Monday, December 03, 2012

Chapter 1 The End


There's no such thing as a free lunch...

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"Some people see things that are and ask, Why?  Some people dream of things that never were and ask, Why not?  Some people have to go to work and don't have time for all that ..."  
George Carlin

Chapter 1
The End

The SUSPECT: Chief Executive Officer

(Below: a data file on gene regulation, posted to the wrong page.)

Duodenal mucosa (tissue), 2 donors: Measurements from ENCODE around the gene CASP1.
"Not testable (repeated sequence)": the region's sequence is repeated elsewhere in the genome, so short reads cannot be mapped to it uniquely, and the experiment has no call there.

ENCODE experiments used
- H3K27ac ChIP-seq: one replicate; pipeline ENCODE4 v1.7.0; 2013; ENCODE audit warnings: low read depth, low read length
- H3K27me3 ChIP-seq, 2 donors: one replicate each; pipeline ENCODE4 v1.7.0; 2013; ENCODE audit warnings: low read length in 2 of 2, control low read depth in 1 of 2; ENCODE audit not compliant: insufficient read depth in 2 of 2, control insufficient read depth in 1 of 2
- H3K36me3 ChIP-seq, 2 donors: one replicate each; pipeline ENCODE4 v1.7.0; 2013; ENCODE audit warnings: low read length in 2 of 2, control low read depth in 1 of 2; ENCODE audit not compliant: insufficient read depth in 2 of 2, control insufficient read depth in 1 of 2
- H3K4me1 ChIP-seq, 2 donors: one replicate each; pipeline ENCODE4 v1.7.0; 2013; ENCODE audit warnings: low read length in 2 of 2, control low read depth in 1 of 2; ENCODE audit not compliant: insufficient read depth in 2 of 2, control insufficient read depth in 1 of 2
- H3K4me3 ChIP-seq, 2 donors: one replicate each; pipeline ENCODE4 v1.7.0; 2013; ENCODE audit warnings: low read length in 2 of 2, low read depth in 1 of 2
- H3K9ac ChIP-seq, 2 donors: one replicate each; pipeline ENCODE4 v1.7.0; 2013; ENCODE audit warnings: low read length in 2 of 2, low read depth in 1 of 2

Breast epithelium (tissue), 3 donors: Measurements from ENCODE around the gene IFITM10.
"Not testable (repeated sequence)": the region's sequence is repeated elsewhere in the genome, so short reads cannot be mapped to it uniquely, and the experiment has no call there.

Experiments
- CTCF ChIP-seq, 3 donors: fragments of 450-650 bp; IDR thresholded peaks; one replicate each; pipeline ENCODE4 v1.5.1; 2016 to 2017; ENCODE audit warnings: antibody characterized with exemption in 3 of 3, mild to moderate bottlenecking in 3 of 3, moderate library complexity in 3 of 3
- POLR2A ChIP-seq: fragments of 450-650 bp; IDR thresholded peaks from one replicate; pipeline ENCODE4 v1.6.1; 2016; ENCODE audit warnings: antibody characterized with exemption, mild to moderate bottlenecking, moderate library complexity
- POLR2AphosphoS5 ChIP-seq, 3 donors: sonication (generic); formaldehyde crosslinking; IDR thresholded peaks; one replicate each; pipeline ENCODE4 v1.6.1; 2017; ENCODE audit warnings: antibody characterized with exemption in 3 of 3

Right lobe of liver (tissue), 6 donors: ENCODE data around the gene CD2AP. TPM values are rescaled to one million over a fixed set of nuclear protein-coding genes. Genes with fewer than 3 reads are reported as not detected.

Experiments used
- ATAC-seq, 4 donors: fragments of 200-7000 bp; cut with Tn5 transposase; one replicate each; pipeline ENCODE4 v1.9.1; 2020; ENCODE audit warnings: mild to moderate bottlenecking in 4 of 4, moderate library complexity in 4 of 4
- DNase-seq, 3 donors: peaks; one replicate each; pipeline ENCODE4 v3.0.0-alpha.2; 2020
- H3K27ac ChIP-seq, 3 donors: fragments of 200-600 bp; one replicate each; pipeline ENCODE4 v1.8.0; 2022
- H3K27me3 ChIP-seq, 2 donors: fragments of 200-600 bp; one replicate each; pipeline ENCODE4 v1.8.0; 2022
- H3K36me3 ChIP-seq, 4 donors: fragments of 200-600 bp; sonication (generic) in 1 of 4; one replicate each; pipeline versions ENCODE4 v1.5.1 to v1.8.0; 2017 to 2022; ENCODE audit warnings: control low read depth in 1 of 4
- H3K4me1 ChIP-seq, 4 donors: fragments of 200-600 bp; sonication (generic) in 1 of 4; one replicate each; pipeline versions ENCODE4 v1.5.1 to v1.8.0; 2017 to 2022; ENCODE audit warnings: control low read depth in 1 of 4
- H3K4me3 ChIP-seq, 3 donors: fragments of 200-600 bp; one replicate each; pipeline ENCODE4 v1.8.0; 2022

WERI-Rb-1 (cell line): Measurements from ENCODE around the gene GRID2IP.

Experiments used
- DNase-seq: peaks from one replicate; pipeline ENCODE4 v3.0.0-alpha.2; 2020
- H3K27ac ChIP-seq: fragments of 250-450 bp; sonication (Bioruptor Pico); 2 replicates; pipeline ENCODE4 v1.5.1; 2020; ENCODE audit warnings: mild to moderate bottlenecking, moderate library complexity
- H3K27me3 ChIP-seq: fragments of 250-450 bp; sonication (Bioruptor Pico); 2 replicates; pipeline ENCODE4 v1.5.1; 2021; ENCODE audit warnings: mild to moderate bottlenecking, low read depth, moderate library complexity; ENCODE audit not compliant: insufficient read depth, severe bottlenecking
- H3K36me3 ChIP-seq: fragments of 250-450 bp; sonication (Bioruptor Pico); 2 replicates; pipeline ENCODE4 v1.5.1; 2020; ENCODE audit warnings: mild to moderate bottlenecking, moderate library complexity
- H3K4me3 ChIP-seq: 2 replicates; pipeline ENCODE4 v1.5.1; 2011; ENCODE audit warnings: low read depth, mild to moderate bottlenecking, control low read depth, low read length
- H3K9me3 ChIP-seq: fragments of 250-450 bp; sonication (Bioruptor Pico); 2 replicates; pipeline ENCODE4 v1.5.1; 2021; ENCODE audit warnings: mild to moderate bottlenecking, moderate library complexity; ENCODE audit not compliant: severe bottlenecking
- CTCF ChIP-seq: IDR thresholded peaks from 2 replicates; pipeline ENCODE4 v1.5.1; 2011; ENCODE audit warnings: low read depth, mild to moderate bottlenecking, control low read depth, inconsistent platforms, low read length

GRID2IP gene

“Dead.” His head drops dejectedly into his hands and he rubs his eyes with his palms. ‘Murdered. Somehow…’ his voice trails off. The summer evening has now turned to dark night in the window behind him. He sits facing into the room towards the door at a large oak desk, his face coloured a jaundiced yellow by the desk lamp. In front of him on the desk is a hand-crafted, African Blackwood name plaque which proclaims in gold letters that this is John Troy CEO.